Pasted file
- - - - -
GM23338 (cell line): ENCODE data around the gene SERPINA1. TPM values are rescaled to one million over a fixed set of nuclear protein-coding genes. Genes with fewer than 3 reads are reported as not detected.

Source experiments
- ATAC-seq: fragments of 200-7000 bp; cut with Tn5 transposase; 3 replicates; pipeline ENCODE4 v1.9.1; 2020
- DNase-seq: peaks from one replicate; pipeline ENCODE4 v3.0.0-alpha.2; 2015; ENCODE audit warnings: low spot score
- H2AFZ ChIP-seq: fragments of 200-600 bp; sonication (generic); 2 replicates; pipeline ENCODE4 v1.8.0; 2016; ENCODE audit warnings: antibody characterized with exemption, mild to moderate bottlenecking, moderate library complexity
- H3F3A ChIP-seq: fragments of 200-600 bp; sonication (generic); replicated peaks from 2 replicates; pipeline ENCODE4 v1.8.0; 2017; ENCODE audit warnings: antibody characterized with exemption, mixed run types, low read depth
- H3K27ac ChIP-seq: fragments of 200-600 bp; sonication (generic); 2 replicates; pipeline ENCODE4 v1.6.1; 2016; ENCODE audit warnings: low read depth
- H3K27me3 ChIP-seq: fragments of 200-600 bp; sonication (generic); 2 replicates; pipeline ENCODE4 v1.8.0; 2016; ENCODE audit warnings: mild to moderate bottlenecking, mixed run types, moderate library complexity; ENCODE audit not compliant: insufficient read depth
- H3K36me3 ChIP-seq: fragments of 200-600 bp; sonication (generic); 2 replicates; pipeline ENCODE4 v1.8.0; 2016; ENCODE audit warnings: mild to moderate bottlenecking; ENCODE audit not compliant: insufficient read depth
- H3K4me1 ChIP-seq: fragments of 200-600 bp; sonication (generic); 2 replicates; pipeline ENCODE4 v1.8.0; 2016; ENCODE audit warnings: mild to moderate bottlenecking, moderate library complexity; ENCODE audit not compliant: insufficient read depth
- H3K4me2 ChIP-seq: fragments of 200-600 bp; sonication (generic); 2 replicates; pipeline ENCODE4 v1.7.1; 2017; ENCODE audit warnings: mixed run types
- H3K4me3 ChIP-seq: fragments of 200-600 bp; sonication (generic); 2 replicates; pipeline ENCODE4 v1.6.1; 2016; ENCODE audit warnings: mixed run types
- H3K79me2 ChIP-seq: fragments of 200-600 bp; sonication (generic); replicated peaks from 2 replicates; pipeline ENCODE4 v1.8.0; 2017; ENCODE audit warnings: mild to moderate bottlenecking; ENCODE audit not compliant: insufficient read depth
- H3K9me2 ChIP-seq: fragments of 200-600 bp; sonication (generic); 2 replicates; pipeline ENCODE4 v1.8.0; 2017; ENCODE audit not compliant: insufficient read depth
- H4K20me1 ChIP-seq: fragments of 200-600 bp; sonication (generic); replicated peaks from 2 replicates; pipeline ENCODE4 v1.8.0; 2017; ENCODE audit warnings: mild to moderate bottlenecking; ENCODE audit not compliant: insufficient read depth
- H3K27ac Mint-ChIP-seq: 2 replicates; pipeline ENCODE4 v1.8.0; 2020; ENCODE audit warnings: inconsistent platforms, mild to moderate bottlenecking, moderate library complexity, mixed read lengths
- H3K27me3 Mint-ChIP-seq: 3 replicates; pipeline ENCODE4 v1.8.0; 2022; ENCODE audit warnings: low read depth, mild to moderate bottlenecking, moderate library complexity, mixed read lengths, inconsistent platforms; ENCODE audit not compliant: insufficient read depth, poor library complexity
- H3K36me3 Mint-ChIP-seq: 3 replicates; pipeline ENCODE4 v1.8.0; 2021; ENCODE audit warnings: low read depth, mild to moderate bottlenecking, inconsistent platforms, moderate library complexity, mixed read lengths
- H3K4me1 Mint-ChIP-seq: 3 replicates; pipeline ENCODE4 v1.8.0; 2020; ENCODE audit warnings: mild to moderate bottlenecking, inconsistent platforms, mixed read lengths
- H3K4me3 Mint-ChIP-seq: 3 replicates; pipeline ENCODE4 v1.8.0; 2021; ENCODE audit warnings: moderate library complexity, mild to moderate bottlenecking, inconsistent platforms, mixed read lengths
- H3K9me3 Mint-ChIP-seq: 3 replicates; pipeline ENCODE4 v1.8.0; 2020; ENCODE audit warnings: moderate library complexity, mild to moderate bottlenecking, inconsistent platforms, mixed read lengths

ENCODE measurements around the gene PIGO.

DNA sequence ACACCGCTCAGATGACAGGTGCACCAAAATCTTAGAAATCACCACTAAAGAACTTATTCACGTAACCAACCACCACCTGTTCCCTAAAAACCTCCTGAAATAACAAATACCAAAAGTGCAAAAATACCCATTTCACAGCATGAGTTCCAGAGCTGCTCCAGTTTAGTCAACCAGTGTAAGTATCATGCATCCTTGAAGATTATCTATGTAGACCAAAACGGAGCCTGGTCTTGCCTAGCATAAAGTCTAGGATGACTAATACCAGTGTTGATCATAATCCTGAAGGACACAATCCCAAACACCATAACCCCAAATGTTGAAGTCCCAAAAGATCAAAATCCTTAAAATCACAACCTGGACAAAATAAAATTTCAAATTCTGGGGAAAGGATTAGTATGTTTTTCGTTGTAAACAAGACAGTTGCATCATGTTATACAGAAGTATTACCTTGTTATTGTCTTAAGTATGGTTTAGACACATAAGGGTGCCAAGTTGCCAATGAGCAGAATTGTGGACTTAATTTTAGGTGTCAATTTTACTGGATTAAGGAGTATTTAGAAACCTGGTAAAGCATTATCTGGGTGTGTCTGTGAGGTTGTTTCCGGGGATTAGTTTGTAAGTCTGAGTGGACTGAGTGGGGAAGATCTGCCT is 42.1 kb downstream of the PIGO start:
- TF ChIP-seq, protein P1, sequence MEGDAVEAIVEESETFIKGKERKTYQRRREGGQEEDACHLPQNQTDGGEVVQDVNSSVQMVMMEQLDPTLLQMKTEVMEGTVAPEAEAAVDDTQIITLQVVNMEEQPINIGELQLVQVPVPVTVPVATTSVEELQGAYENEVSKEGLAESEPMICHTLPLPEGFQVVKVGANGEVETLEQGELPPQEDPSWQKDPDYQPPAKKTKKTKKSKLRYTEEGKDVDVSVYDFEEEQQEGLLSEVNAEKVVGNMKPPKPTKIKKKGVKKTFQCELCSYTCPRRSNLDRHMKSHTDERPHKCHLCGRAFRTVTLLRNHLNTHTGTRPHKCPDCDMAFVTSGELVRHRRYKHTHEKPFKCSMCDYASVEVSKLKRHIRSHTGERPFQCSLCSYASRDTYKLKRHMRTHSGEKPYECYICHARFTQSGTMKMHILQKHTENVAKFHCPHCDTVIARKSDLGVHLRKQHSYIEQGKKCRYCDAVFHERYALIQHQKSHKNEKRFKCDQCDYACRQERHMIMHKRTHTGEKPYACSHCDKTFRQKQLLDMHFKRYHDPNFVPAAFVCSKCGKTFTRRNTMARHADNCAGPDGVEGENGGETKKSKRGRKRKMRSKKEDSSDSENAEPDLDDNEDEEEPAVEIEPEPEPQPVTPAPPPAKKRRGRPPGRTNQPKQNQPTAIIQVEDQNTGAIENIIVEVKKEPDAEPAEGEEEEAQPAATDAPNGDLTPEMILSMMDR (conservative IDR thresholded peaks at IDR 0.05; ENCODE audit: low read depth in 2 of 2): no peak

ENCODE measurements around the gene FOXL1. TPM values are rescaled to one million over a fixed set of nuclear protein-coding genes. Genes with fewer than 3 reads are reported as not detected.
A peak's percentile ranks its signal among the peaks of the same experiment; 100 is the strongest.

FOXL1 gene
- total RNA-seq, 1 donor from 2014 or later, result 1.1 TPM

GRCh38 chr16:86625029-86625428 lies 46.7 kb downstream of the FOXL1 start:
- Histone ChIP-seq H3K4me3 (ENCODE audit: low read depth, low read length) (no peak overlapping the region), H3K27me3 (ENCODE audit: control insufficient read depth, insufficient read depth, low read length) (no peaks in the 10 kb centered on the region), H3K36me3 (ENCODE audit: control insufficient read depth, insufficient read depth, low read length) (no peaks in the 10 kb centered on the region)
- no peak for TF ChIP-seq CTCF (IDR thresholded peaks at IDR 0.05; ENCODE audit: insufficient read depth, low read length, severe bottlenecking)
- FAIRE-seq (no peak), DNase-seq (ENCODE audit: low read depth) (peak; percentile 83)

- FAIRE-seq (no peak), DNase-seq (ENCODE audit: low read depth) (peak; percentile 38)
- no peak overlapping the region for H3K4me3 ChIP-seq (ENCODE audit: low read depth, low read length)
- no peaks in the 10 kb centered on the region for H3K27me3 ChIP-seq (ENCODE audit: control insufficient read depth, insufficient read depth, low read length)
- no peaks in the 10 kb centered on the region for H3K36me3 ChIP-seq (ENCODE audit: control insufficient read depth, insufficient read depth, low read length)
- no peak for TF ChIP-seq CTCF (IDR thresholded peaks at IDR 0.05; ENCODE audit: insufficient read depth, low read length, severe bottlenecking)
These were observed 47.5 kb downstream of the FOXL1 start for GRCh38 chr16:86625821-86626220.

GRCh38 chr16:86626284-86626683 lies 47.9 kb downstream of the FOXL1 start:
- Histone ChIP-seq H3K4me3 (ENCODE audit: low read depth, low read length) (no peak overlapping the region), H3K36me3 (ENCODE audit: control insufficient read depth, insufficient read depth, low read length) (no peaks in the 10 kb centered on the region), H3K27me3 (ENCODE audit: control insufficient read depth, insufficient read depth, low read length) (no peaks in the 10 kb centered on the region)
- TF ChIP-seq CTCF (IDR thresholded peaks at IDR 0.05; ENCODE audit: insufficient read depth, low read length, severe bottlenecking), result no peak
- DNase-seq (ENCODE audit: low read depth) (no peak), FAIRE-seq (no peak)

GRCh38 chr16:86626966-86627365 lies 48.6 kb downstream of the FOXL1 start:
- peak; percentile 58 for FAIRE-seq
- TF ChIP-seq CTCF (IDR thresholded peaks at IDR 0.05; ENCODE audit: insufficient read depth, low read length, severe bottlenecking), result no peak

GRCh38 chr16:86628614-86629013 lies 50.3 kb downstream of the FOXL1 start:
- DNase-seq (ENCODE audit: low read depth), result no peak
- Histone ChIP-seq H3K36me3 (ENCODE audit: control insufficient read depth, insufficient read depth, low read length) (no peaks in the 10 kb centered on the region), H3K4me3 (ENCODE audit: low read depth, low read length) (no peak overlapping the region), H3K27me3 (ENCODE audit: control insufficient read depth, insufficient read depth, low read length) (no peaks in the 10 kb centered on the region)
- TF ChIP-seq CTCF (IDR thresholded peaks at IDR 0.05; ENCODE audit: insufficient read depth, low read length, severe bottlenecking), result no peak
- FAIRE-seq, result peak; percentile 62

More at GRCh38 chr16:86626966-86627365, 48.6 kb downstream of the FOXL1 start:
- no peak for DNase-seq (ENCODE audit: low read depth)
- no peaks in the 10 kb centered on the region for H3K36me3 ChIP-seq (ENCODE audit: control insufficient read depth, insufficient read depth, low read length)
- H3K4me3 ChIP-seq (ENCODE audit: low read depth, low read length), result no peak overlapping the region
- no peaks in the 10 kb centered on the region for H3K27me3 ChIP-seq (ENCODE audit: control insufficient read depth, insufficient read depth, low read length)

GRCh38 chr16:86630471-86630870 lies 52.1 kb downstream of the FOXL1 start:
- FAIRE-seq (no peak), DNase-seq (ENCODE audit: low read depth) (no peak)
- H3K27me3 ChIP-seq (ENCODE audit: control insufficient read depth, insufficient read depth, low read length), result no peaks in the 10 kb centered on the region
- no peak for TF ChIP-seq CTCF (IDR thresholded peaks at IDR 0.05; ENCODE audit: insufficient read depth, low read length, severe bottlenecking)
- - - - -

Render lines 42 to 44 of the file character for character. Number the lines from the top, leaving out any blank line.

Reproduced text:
- DNase-seq (ENCODE audit: low read depth) (no peak), FAIRE-seq (no peak)

GRCh38 chr16:86626966-86627365 lies 48.6 kb downstream of the FOXL1 start:
- peak; percentile 58 for FAIRE-seq